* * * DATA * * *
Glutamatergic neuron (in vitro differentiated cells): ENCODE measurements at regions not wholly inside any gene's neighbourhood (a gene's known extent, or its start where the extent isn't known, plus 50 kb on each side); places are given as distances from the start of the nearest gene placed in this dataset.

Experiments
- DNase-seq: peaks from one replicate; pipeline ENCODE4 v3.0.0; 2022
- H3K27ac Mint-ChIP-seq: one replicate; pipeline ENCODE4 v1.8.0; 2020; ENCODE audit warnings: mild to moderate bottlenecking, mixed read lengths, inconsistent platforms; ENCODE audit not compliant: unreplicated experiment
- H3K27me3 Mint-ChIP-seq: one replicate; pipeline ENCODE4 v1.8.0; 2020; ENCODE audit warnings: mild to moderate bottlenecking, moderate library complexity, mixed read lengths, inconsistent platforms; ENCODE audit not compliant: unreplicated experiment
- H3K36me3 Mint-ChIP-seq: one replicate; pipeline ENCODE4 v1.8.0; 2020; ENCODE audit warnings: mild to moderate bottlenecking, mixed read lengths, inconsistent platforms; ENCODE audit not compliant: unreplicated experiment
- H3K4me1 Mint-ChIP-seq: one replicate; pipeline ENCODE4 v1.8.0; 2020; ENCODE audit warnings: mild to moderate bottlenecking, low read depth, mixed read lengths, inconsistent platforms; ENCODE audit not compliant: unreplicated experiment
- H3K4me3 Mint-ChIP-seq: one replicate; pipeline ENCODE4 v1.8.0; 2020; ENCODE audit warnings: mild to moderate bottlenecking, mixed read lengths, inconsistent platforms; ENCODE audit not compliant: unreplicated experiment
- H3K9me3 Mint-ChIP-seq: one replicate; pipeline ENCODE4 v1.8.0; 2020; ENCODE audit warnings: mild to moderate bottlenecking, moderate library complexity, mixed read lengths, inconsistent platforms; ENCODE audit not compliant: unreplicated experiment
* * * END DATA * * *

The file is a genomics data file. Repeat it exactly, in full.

Glutamatergic neuron (in vitro differentiated cells): ENCODE measurements at regions not wholly inside any gene's neighbourhood (a gene's known extent, or its start where the extent isn't known, plus 50 kb on each side); places are given as distances from the start of the nearest gene placed in this dataset.

Experiments
- DNase-seq: peaks from one replicate; pipeline ENCODE4 v3.0.0; 2022
- H3K27ac Mint-ChIP-seq: one replicate; pipeline ENCODE4 v1.8.0; 2020; ENCODE audit warnings: mild to moderate bottlenecking, mixed read lengths, inconsistent platforms; ENCODE audit not compliant: unreplicated experiment
- H3K27me3 Mint-ChIP-seq: one replicate; pipeline ENCODE4 v1.8.0; 2020; ENCODE audit warnings: mild to moderate bottlenecking, moderate library complexity, mixed read lengths, inconsistent platforms; ENCODE audit not compliant: unreplicated experiment
- H3K36me3 Mint-ChIP-seq: one replicate; pipeline ENCODE4 v1.8.0; 2020; ENCODE audit warnings: mild to moderate bottlenecking, mixed read lengths, inconsistent platforms; ENCODE audit not compliant: unreplicated experiment
- H3K4me1 Mint-ChIP-seq: one replicate; pipeline ENCODE4 v1.8.0; 2020; ENCODE audit warnings: mild to moderate bottlenecking, low read depth, mixed read lengths, inconsistent platforms; ENCODE audit not compliant: unreplicated experiment
- H3K4me3 Mint-ChIP-seq: one replicate; pipeline ENCODE4 v1.8.0; 2020; ENCODE audit warnings: mild to moderate bottlenecking, mixed read lengths, inconsistent platforms; ENCODE audit not compliant: unreplicated experiment
- H3K9me3 Mint-ChIP-seq: one replicate; pipeline ENCODE4 v1.8.0; 2020; ENCODE audit warnings: mild to moderate bottlenecking, moderate library complexity, mixed read lengths, inconsistent platforms; ENCODE audit not compliant: unreplicated experiment